Every Moment

Meetings are not (always) the enemy…

Meetings are not always the enemy, being unprepared to lead one is.

Meetings are always a topic of dispute, with each successful leader having some opinion or style. The internet has more than enough “protips” from some very successful people. That said these tips are for the most part generic. This post is to give some type of insight as to where I’ve landed in meetings and an attempt to be a bit more specific. If you’re looking for a TLDR, then just read below and move on. I promise it won’t hurt my feelings.

Sheryl Sandberg , “runs with the help of a decidedly undigital spiral-bound notebook. On it, she keeps lists of discussion points and action items. She crosses them off one by one, and once every item on a page is checked, she rips the page off and moves to the next. If every item is done 10 minutes into an hourlong meeting, the meeting is over.” – Source

Here’s the simple and repeatable template I use (written in a single page document) most often for exploratory or problem-solving meetings. You know the meetings that are normally too speculative in my opinion.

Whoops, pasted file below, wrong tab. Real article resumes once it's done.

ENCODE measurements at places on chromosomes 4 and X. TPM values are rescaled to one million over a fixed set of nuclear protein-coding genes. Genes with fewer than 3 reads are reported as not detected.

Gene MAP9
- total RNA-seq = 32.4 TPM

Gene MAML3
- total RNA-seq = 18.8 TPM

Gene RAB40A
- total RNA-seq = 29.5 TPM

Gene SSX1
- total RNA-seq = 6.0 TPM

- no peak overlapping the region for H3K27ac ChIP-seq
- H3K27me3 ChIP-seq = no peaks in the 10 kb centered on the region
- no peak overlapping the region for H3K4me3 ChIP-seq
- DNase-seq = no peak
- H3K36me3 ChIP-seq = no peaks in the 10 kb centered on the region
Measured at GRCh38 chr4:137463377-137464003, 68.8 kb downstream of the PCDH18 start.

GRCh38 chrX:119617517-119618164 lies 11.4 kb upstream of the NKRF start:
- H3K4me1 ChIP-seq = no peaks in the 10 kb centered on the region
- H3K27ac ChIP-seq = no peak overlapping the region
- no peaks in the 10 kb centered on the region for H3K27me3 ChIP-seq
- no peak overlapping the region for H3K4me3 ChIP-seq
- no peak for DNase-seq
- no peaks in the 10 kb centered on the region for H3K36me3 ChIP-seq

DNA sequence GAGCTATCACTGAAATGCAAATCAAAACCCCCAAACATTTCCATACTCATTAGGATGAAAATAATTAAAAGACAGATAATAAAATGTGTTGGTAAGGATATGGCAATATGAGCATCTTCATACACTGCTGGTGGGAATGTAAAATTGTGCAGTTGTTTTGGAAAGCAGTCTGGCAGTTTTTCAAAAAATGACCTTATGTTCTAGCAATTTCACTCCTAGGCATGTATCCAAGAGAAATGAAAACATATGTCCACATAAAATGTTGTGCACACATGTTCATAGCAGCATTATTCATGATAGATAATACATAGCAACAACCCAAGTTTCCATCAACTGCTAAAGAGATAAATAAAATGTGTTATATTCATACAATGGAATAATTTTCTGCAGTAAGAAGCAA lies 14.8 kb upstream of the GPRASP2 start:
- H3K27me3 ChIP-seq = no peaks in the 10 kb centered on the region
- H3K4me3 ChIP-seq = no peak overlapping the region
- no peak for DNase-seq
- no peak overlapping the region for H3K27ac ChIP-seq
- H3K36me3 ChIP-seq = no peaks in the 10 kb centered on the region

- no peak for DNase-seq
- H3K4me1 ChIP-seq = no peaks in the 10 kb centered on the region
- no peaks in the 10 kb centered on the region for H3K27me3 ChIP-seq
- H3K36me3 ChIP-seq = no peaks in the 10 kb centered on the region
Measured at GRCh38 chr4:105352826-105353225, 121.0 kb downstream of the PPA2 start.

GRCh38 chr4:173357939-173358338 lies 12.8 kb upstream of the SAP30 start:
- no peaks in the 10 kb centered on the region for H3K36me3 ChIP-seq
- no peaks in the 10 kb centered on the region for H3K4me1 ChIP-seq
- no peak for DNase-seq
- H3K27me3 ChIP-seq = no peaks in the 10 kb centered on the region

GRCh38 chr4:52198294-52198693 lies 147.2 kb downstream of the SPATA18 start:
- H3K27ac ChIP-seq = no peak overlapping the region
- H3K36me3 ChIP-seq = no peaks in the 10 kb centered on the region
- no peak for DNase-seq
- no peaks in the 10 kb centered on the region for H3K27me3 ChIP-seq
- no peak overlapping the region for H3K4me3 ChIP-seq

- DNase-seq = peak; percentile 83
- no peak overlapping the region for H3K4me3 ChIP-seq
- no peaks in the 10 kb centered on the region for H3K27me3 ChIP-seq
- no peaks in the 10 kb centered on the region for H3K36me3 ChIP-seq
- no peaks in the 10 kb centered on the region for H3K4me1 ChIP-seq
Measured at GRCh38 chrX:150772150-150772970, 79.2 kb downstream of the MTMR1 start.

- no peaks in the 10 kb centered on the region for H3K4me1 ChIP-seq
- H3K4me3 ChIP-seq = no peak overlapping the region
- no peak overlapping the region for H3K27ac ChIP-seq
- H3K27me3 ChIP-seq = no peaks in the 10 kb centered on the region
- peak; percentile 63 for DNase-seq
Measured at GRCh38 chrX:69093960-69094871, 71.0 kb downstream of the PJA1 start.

• Identify the singular purpose of the entire meeting

If you know the answer to this, then the meeting is probably done. Example: “In order to solve the breaking of the really important widget we need to do [INSERT BIG HARD SOLUTION THAT SHOULD BE BROKEN DOWN LATER].”

  • Write down all of the unknowns.

Unless you shouldn’t be having this meeting at all, these answers lead to the answer to the question above. These are small questions like… “Why is the widget breaking?” “When did we last change the widget?” This can also be reviewing the origin bug report, request, or whatever else is an unknown that could lead to valuable results or insight.

  • Team consensus, “This is how we’re going to solve this problem”.

This bit is not as easy to summarize in a post like this because it varies how to approach this based on the team, issue, and many other factors. The general sense is that you need to get your team to an agreement. Best case scenario you’ve already got one from the discussion of everything else (normally happens with my teams), worst you have to dictate a solution. The latter is my personal opinion and I understand that it’s unavoidable in some situations. In those situations, it’s best to be transparent at the start of the meeting because wasting people’s time sucks.

NOT wasting everyone’s time leads us to the point of this post. I do this because it gets to the solution and allows for my teams to get back to doing the wonderful things they’re very good at and enjoy doing!

I hope this helps or is insightful or something… 😛 – Will

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